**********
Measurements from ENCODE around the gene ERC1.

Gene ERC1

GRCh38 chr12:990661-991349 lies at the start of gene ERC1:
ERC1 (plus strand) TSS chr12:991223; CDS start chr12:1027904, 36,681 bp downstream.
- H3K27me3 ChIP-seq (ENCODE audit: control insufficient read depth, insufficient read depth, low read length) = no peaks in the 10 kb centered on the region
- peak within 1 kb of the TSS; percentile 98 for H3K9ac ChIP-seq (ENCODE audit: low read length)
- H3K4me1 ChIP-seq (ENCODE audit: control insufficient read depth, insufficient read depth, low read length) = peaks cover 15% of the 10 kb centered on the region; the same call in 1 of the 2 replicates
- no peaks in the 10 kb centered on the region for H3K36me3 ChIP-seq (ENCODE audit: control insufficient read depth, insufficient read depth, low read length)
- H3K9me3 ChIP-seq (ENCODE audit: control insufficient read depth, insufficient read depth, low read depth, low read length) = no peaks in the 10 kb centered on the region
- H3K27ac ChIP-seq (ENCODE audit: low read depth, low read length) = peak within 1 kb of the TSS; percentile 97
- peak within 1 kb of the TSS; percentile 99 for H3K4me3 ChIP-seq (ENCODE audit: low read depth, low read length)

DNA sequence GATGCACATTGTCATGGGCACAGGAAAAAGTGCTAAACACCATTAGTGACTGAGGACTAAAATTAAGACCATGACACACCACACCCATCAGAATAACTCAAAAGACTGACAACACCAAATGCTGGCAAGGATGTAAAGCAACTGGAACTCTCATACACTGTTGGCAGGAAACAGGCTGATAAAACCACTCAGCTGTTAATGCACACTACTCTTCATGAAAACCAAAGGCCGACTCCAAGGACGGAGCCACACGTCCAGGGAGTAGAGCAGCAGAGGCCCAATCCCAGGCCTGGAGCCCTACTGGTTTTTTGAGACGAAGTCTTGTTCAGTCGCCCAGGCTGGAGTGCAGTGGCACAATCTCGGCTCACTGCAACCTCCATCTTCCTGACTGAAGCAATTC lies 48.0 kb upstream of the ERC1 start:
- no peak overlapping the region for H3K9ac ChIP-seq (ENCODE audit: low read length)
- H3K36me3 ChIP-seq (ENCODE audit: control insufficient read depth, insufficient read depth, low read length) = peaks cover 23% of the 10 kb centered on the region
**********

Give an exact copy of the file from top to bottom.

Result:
Measurements from ENCODE around the gene ERC1.

Gene ERC1

GRCh38 chr12:990661-991349 lies at the start of gene ERC1:
ERC1 (plus strand) TSS chr12:991223; CDS start chr12:1027904, 36,681 bp downstream.
- H3K27me3 ChIP-seq (ENCODE audit: control insufficient read depth, insufficient read depth, low read length) = no peaks in the 10 kb centered on the region
- peak within 1 kb of the TSS; percentile 98 for H3K9ac ChIP-seq (ENCODE audit: low read length)
- H3K4me1 ChIP-seq (ENCODE audit: control insufficient read depth, insufficient read depth, low read length) = peaks cover 15% of the 10 kb centered on the region; the same call in 1 of the 2 replicates
- no peaks in the 10 kb centered on the region for H3K36me3 ChIP-seq (ENCODE audit: control insufficient read depth, insufficient read depth, low read length)
- H3K9me3 ChIP-seq (ENCODE audit: control insufficient read depth, insufficient read depth, low read depth, low read length) = no peaks in the 10 kb centered on the region
- H3K27ac ChIP-seq (ENCODE audit: low read depth, low read length) = peak within 1 kb of the TSS; percentile 97
- peak within 1 kb of the TSS; percentile 99 for H3K4me3 ChIP-seq (ENCODE audit: low read depth, low read length)

DNA sequence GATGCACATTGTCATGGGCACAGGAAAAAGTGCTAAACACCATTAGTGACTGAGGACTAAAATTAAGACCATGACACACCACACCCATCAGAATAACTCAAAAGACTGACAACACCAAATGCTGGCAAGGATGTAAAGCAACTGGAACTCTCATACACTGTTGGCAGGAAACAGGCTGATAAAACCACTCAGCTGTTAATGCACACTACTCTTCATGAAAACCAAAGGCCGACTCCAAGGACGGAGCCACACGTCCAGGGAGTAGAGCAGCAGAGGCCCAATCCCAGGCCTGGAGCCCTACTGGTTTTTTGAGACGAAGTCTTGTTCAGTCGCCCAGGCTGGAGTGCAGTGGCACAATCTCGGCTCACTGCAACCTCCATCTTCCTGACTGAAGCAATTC lies 48.0 kb upstream of the ERC1 start:
- no peak overlapping the region for H3K9ac ChIP-seq (ENCODE audit: low read length)
- H3K36me3 ChIP-seq (ENCODE audit: control insufficient read depth, insufficient read depth, low read length) = peaks cover 23% of the 10 kb centered on the region